The Governing Body of the Church in Wales met in Lampeter 14th -15th September, 2016. Following the press coverage of the Archbishop's address [See ‘Wales Online’ report on Archbishop Morgan’s address to Governing Body here] the executive committee of EFCW responds as follows:

We want to wish the Archbishop well in his retirement.  We note the Archbishop's final presidential address at Governing Body, and still struggle to understand how his approach to scripture is not just licence to disregard its authority.  We believe that the inclusivity of Jesus, to which the Archbishop referred, was one not only of loving everyone, but also of calling everyone to a degree of repentance which would result in following him exclusively as Lord. We note Jesus gave an invitation to everyone, but warned repeatedly and frequently of consequences for those who rejected him. We are therefore delighted that one of the closing discussions at Governing Body got people talking about the need to engage in mission and evangelism. We hope and pray that these are the issues that occupy the time and energy of the Church in Wales in the years to come.

[EFAC commends this blog post by theologian Rollin Grams: Issues Facing Missions Today: 59 Exercises in Simple Logic: A Response to the Archbishop of Wales’ Defense of Same-Sex Relationships ]

 

16th Sept 2016

 

 

18th September 2016
GAFCON UK

GAFCON UK is puzzled as to why the Church of England needs a 'Bishops' Reflection Group' on homosexuality.  Resolution 1.10 of the 1998 Lambeth Conference is clear, and the Bible is universally clear.  We stand with our brothers and sisters in Christ who are same-sex attracted, and faithfully living according to God's revealed plan for human flourishing.  As pastors, teachers, friends, and neighbours we can have no other response.  The Church of England needs to have the courage of its foundational convictions, return to them, and move on to its mission of calling the nation to turn to Christ as the only Saviour and Lord.

18 September 2016

[See original Statement from the Church of England following the September meeting of the College of Bishops, here].

13th September 2016

 

We note that the Archbishop of Canterbury has issued a statement offering condolences on the death of David Jenkins, former Bishop of Durham. The Archbishop’s tribute makes no mention of the issue for which Dr Jenkins was best known, namely his public denial of miracles in the New Testament, including the Virgin Birth and the Physical Resurrection of Christ in the mid 1980’s.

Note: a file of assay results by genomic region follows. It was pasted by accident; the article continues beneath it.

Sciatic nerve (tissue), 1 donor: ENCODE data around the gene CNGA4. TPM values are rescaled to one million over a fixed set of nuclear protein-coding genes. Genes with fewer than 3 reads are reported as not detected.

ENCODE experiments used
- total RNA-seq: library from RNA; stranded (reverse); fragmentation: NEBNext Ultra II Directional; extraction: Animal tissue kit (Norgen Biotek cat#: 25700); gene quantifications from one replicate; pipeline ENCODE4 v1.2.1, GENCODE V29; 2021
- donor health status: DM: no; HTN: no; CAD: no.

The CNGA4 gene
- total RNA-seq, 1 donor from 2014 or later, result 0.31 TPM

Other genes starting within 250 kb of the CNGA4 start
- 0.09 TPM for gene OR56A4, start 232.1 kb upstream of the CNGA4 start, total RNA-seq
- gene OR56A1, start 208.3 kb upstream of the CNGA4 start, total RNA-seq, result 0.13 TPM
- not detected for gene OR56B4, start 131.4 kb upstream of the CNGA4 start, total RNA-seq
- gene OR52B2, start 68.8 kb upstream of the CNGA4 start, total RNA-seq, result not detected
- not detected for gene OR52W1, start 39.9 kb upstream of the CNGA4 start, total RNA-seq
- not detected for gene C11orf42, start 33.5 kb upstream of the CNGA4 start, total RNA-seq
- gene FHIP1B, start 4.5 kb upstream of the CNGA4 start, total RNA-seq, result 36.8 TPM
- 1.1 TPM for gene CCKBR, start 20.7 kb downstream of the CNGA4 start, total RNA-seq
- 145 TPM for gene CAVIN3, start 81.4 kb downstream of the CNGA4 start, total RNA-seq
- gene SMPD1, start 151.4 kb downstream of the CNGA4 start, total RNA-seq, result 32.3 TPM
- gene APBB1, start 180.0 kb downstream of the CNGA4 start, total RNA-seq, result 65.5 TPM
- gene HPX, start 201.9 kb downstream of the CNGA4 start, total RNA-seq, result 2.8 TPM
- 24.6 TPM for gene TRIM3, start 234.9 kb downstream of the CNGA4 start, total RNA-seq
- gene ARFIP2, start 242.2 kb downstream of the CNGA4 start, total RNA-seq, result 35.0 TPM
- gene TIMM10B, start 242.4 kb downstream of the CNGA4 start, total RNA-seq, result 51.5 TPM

In one sense, God used this churchman’s revisionist theology for good. The national media correctly identified the anomaly of a senior Bishop publicly questioning core doctrines of the church. This created a debate in the nation about the fundamentals of the Christian faith, and enabled many Christians to use the issue as a way of discussing the Gospel with friends and neighbours. The controversy also ensured that other Bishops who may have held similar views have largely kept quiet on this issue since.

But on the other hand, it is deplorable when church leaders use their position to teach, as the Ordinal puts it, “erroneous and strange doctrines”, and promote a version of Christian faith which denies the clear witness of Scripture. This creates serious division, and fatally undermines the mission of the Church. Tragically, some Bishops today are guilty of the same error as Dr Jenkins, for example in publicly questioning or denying biblical teaching on sex and marriage.

While we would want to offer our condolences to Dr Jenkins’ family and wish them well as they remember the Bishop’s good qualities, we would prefer to offer tributes to two other Anglican leaders who have recently died. J. Alec Motyer was a theologian and educator who influenced many with his faithful expositions of Scripture; Bishop John Ball was motivated by love for Jesus in his work as a missionary in East Africa and in his leadership of Crosslinks. We give thanks for their adherence to God's word, and their fruitful ministries.

3rd September 2016

A collection of reports and responses.

31st August 2016

My dear people of God,

I have just returned from a very encouraging visit to the United States where I met with my brother Archbishop Foley Beach and I rejoice to see how the Anglican Church in North America is growing strong and standing firm.

29th August 2016

A group of parishes is preparing what could be the first step towards a formal split in the Church of England over issues such as homosexuality, with the creation of a new “shadow synod” vowing to uphold traditional teaching.

11th August 2016

Members of the General Synod have written an open letter to the College and House of Bishops, urging them ‘not to consider any proposals that fly in the face of the historic understanding of the church’ on human sexuality.